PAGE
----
Why, whenever the government declares war on tax cheats, does it feel like they’re taking one step forward after taking several leaps backward?
I see HMRC are making a noise today about their crackdown on tax cheats. Strategically timed no doubt to pour some water on the flames of anger that were ignited by news of Barclays' tax bill. This was closely followed by the shameful admission by the government that UK based multinationals will not be expected to pay tax on foreign profits.
The Managing Deliberate Defaulters programme will see letters arriving on the door steps of 900 tax cheats. The message will be: “We’re onto you and we’re watching you.” It’s meant to act as a deterrent to suspected tax fraudsters who will be put under increased scrutiny and if they’re found to be deliberately evading their taxes then criminal proceeding “may” also start.
I suspect this will only really hit small businesses and whether HMRC will be able to effectively resource this at a time when it has already cut a third of its staff since its creation and plans to cut 13,000 more over the next four years, remains to be seen.
The Department says that one of the main aims of this programme, which will name and shame those that don't comply, is to “reassure the compliant population that HMRC's does take action against deliberate defaulters.” This is an essential point for any tax system; it needs to be deemed as fair to be workable.
The vast majority of us are compliant in our tax affairs and we have had enough of seeing the super rich and big business being treated with a somewhat laissez faire attitude by government while the rest of us are forced to lump the burden.
Last week, Barclays owned up to paying just £113m in corporation tax during 2009, just 1% of the £11.6bn in profit it made. This sparked more mass protests organised by UK Uncut campaigners on Saturday. This included occupying branches of the bank and turning them into libraries and even a makeshift comedy club at its Tottenham Court Road branch with a Big Society bail-in set from comedian Josie Long. Brilliant stuff!
Tax justice guru Richard Murphy was on the case, being interviewed in response to the Barclays announcement by BBC TV news on Saturday. This coverage was no doubt made more possible by the coinciding protests of hundreds of activists across the country. His blog post from that day, 'Barclays - paying tax but where?' did an excellent job of getting to the nub of the issue.
Murphy again popped up on our screens on last night's Newsnight (28 minutes in) commenting on the scandal of our government's plans to stop taxing the profits made by foreign branches of multinationals that are resident in the UK. This is as a result of HMRC's consultation on corporate tax reform which sought the views of big businesses and their advisers. How's their next consultation going to be run? What to eat for Christmas dinner - only turkeys need reply.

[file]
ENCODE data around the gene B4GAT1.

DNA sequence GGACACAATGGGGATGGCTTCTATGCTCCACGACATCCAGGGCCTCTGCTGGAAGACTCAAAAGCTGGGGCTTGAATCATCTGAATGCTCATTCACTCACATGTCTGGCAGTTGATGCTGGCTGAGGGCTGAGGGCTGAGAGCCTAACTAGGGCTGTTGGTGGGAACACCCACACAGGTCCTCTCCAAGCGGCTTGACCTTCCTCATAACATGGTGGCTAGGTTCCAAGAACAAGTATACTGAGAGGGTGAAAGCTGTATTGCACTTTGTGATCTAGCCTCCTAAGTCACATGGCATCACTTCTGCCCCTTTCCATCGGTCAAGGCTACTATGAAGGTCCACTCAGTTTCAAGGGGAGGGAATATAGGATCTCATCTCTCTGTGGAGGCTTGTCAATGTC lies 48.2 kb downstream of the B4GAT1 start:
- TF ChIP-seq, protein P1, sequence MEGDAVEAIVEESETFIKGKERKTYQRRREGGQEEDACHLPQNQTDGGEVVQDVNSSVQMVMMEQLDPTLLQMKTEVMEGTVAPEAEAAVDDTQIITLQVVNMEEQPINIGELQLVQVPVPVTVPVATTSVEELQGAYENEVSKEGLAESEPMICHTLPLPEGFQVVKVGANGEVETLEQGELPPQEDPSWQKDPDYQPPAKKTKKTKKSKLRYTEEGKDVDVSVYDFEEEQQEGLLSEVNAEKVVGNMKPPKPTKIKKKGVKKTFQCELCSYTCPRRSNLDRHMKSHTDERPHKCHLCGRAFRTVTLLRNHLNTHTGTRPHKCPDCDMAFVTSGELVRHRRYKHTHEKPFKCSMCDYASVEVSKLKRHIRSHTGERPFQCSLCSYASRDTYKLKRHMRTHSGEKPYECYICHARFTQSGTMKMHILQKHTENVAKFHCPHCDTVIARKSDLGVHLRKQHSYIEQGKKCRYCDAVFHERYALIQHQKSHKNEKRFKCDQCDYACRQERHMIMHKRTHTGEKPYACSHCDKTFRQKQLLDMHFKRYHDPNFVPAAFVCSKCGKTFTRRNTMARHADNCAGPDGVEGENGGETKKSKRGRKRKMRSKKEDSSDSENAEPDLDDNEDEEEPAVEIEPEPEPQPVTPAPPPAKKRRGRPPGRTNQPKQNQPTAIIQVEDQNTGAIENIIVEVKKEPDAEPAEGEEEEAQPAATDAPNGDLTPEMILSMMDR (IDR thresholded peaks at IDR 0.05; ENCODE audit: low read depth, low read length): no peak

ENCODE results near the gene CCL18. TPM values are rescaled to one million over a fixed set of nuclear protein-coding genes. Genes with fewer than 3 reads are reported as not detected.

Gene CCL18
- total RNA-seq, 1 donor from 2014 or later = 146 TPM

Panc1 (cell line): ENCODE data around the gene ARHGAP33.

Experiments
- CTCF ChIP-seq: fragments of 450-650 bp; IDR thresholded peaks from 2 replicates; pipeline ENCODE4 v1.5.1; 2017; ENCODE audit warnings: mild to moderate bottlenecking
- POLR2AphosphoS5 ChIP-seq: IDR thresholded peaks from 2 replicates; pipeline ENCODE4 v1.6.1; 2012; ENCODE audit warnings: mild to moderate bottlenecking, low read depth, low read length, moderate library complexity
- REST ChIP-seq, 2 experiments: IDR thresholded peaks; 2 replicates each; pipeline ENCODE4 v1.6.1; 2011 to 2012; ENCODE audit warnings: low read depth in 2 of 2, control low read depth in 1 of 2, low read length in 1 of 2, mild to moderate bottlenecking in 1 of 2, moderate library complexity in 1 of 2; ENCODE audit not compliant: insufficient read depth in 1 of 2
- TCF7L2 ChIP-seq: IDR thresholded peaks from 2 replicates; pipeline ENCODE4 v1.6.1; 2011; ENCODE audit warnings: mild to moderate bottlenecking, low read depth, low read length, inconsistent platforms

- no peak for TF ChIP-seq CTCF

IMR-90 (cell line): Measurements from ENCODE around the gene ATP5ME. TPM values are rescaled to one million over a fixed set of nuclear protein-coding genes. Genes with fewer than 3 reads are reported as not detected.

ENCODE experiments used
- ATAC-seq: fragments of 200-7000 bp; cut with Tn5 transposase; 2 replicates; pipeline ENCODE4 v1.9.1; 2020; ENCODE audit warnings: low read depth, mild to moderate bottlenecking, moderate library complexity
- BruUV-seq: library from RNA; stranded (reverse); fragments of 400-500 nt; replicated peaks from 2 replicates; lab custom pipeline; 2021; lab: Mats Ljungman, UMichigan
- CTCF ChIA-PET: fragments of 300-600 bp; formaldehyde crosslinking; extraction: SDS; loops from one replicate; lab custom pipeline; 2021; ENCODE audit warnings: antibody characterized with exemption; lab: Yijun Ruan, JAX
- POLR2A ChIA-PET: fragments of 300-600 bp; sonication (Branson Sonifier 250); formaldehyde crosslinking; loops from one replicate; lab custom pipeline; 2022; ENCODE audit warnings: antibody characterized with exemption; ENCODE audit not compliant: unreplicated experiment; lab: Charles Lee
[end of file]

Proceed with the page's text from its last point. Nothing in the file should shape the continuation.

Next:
Treasury Minister David Gauke introduced the consultation stating: “In recent years, too many businesses have left the UK amid concerns over tax competitiveness... the UK is headed for a more competitive, simpler, and more stable tax system in the future, creating the right conditions for investment.”
But this exercise wasn't about making it simpler for companies to pay tax, it was about making it simpler for them avoid paying their tax.
The theory goes that if multinationals don't get cosy tax breaks from our government they'll move their base elsewhere. However, as Richard pointed out when this was put to him on last night's programme, in reality this isn't the case.
In today’s Guardian Duncan Weldon quite rightly identifies that the 50p tax rate for those that earn more than £150,000 has been a major contributor to the 17.8% increase in tax receipts seen in January of this year. It seems that, rather than just keeping our fingers crossed and hoping for a trickle down approach, taxing the rich really does work.
We need to ensure that those that can afford the tax burden are made to pay up and not given preferential treatment and effectively allowed to hold our country to ransom.
The government must end the madness of letting banks pay just 1% on their profits and pandering to big businesses, allowing them to avoid paying their fair share. Until this is done, it will be an insult to the ordinary taxpayer every time we hear a millionaire cabinet member utter the words, "we're all in this together," and the protests on our high streets will continue.